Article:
We’ve undergone a spate of Rezni?ek releases recently, though this is the first recording yet to appear of his Theme and Variations on a Poem by Adelbert von Chamisso . By now, we know from other works that the composer’s musical personality included a strong vein of irony; so it should come as no surprise that this curious set of variations with baritone solo concerns a tragic-comic hero who tries vainly to confront his pigtail and remove it. The vocals appear towards the end of the piece. Before that, Rezni?ek engages in some acrid harmonies and “wrong note” themes, not unlike a German late-Romantic Shostakovich. (Yes, it’s quite an image, but also true.)


Judging from the sound, three of these performances (Strauss and Pfitzner in 1956, Rezni?ek in 1960) were caught on magnetic tape in a studio environment. They were kept in surprisingly good condition over the years, considering how easily neglected audiotape degenerates: pre-echo, post-echo, mildew, high frequency loss, a coating that flakes off, etc. All possess a mild degree of constriction and distort at high volume levels, but only the Reger, recorded live in 1950, shows signs of wear. The surface crackling gives away the fact that at least one generation from source to CD involved an acetate disc, though the recording doesn’t suffer in any other manner from comparison with the rest of the items.


The performances themselves bear all the hallmarks of Schuricht, with their energy, fluid but natural tempos, attention to sectional phrasing, and magisterial sense of balance. The 1956 pair appears to show the Stuttgart musicians undergoing a bad patch, with especially shaky brass; and there are moments in the Strauss when the first and second violins scramble, as well. For the rest, there is a lack of polish that might be expected on recordings meant for immediate broadcast rather than public release, but not as much as a second-string orchestra might reasonably offer under the circumstances. I suspect these musicians felt a strong commitment to providing their best for Schuricht, who remained with them for 16 years.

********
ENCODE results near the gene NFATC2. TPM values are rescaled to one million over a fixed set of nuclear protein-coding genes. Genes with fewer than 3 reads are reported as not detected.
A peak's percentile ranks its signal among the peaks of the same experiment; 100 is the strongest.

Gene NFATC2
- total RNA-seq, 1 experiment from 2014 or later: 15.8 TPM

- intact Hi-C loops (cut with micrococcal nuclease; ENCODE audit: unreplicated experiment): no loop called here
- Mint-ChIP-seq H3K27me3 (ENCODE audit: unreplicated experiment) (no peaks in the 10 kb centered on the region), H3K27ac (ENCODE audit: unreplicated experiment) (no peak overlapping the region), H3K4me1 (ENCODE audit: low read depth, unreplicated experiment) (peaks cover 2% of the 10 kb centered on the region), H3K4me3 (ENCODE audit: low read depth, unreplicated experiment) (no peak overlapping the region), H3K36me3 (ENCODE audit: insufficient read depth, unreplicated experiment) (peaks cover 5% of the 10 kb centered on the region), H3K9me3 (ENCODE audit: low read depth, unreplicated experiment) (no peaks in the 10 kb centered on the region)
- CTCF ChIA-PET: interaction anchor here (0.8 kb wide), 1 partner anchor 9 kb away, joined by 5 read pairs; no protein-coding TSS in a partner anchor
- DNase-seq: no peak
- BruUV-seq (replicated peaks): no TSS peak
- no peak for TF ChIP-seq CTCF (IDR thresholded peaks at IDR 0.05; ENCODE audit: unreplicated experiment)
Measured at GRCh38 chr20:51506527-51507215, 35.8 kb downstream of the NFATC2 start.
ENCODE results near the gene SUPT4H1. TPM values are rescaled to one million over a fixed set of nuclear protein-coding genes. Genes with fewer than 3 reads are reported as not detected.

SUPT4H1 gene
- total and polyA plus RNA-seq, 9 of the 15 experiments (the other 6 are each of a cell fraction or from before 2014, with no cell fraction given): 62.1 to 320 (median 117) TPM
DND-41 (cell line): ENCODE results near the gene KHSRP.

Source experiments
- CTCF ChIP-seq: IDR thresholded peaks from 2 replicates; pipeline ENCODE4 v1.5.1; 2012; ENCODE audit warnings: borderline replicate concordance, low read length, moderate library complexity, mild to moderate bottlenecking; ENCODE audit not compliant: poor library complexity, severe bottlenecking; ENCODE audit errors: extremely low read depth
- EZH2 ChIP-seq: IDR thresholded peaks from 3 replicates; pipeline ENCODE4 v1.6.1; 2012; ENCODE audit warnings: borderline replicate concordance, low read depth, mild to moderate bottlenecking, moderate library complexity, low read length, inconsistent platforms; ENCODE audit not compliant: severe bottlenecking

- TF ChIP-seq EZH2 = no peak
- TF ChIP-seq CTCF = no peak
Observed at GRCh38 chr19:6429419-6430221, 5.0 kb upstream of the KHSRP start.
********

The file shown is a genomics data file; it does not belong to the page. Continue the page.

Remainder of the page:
Both fans of late-German Romanticism and Schuricht will want to consider this release. The playing is uneven but the spirit is never unwilling, and the conductor at the helm was unsurpassed in this repertoire.


FANFARE: Barry Brenesal
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Works on This Recording

1. Das Käthchen von Heilbronn, Op. 17: Overture by Hans Pfitzner
Conductor:  Carl Schuricht
Orchestra/Ensemble:  Stuttgart Radio Symphony Orchestra
Period: 20th Century 
Written: 1905; Germany 
Date of Recording: 1956 
Venue:  Studio 
2. Variations and Fugue on a theme of Mozart, Op. 132 by Max Reger
Conductor:  Carl Schuricht
Orchestra/Ensemble:  Stuttgart Radio Symphony Orchestra
Period: Romantic 
Written: 1914; Germany 
Date of Recording: 1950 
Venue:  Live  Concert 
3. Guntram, Op. 25: Act 2 Prelude by Richard Strauss
Conductor:  Carl Schuricht
Orchestra/Ensemble:  Stuttgart Radio Symphony Orchestra
Period: Romantic 
Written: 1893/1934; Germany 
Date of Recording: 1956 
Venue:  Studio 
4. Theme and Variations on a poem by Adelbert von Chamisso by E. Nikolaus von Reznicek
Performer:  Barry McDaniel (Baritone)
Conductor:  Carl Schuricht
Orchestra/Ensemble:  Stuttgart Radio Symphony Orchestra
Period: Romantic 
Written: 1921; Prague 
Date of Recording: 1960 
Venue:  Studio